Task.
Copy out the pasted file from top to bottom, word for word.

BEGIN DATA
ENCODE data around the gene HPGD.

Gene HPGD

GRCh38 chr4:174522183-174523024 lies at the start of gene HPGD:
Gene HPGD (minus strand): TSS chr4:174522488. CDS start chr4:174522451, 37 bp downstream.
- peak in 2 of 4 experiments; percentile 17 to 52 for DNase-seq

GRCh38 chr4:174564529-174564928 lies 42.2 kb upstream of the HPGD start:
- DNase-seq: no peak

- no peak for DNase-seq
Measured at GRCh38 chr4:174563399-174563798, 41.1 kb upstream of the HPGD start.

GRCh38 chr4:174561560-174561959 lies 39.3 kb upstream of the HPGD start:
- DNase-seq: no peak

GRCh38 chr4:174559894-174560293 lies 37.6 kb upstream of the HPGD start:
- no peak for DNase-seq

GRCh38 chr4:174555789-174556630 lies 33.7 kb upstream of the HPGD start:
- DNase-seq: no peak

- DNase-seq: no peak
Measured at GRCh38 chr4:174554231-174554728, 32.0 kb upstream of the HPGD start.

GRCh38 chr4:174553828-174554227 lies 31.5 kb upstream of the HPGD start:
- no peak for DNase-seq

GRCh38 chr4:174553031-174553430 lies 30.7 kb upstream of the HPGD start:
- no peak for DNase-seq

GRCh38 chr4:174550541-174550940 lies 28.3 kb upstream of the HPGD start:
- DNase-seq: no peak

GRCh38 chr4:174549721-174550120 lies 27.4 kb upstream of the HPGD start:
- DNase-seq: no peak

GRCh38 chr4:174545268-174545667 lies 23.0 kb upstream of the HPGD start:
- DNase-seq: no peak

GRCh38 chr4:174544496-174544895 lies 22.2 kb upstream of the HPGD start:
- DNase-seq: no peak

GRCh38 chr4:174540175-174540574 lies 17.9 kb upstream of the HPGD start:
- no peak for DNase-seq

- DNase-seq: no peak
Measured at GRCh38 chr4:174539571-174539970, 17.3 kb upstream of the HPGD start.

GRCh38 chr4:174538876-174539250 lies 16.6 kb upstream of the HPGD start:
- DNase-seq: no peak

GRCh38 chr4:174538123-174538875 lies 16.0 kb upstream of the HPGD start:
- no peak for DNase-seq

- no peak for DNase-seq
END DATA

ENCODE data around the gene HPGD.

Gene HPGD

GRCh38 chr4:174522183-174523024 lies at the start of gene HPGD:
Gene HPGD (minus strand): TSS chr4:174522488. CDS start chr4:174522451, 37 bp downstream.
- peak in 2 of 4 experiments; percentile 17 to 52 for DNase-seq

GRCh38 chr4:174564529-174564928 lies 42.2 kb upstream of the HPGD start:
- DNase-seq: no peak

- no peak for DNase-seq
Measured at GRCh38 chr4:174563399-174563798, 41.1 kb upstream of the HPGD start.

GRCh38 chr4:174561560-174561959 lies 39.3 kb upstream of the HPGD start:
- DNase-seq: no peak

GRCh38 chr4:174559894-174560293 lies 37.6 kb upstream of the HPGD start:
- no peak for DNase-seq

GRCh38 chr4:174555789-174556630 lies 33.7 kb upstream of the HPGD start:
- DNase-seq: no peak

- DNase-seq: no peak
Measured at GRCh38 chr4:174554231-174554728, 32.0 kb upstream of the HPGD start.

GRCh38 chr4:174553828-174554227 lies 31.5 kb upstream of the HPGD start:
- no peak for DNase-seq

GRCh38 chr4:174553031-174553430 lies 30.7 kb upstream of the HPGD start:
- no peak for DNase-seq

GRCh38 chr4:174550541-174550940 lies 28.3 kb upstream of the HPGD start:
- DNase-seq: no peak

GRCh38 chr4:174549721-174550120 lies 27.4 kb upstream of the HPGD start:
- DNase-seq: no peak

GRCh38 chr4:174545268-174545667 lies 23.0 kb upstream of the HPGD start:
- DNase-seq: no peak

GRCh38 chr4:174544496-174544895 lies 22.2 kb upstream of the HPGD start:
- DNase-seq: no peak

GRCh38 chr4:174540175-174540574 lies 17.9 kb upstream of the HPGD start:
- no peak for DNase-seq

- DNase-seq: no peak
Measured at GRCh38 chr4:174539571-174539970, 17.3 kb upstream of the HPGD start.

GRCh38 chr4:174538876-174539250 lies 16.6 kb upstream of the HPGD start:
- DNase-seq: no peak

GRCh38 chr4:174538123-174538875 lies 16.0 kb upstream of the HPGD start:
- no peak for DNase-seq

- no peak for DNase-seq